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<nettime> Pakistani fleeing the US to Canada (continued) (NYTimes)
Patrice Riemens on Wed, 26 Feb 2003 13:10:44 +0100 (CET)


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<nettime> Pakistani fleeing the US to Canada (continued) (NYTimes)


As follow-up to a previous post. From the Sarai Reader List, with
apologies for X-posting.

greetings from 'the end of the world' (Ushuaia, Tierra del Fuego) p+D!


----- Forwarded message from VinitaNYC {AT} aol.com -----

To: reader-list {AT} sarai.net
Subject: [Reader-list] Rush to Canada/front page of nytimes
List-Archive: <http://mail.sarai.net/pipermail/reader-list/>
Date: Tue, 25 Feb 2003 12:14:27 -0500


Hi,
this morning's paper -- NYTimes seems to have caught up with the local Urdu Press in NY?
this was on the front page.
Vinita. 

U.S. Crackdown Sets Off Unusual Rush to Canada

  February 25, 2003
  By SUSAN SACHS 

  BURLINGTON, Vt., Feb. 21 - Once Jalil Mirza decided to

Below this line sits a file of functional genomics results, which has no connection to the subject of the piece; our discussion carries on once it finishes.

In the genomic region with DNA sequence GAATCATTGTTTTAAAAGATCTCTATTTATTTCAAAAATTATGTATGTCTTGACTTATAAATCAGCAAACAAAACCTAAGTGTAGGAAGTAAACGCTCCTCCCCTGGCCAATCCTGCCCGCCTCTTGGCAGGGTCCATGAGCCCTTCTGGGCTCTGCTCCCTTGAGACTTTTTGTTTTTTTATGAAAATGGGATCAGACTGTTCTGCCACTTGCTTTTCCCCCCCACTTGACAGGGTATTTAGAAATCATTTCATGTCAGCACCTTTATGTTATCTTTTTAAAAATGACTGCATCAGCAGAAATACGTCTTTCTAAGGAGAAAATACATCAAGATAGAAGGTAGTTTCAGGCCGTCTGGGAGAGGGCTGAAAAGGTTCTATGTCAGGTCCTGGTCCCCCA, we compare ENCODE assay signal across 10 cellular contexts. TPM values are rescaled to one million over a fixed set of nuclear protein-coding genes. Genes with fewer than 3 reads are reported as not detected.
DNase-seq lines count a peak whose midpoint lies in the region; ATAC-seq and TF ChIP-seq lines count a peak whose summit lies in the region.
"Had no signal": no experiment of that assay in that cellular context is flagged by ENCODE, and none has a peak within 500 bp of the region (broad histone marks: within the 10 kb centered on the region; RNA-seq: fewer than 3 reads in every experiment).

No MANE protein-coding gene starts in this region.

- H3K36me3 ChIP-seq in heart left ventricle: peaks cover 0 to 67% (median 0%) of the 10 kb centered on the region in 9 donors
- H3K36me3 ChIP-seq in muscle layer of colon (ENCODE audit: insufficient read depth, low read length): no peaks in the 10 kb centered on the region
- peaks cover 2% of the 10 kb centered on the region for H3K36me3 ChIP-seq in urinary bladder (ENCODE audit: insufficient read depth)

leave the United States to avoid possible deportation,
  nothing happened quite as he expected, not even goodbye. 

  As did hundreds of other Pakistanis fleeing a post-9/11
  crackdown on illegal immigrants, Mr. Mirza quit his job,
  packed up his possessions and headed north rather than face
  a forced return to Pakistan. 

  After a 16-hour bus ride from Virginia with his wife and
  seven children, he arrived at the Canadian border, hoping
  to take advantage of Canada's political asylum law. 

  But besieged Canadian officials told him to come back in
  two weeks. And when he dragged their suitcases back to the
  American side, United States immigration agents promptly
  arrested him and his two teenage sons, leaving the rest of
  the family wailing in despair in the icy cold. 

  The Mirzas are part of an unusual and chaotic exodus that
  has jammed land crossings from the United States into
  Canada over the past two weeks, overwhelming immigration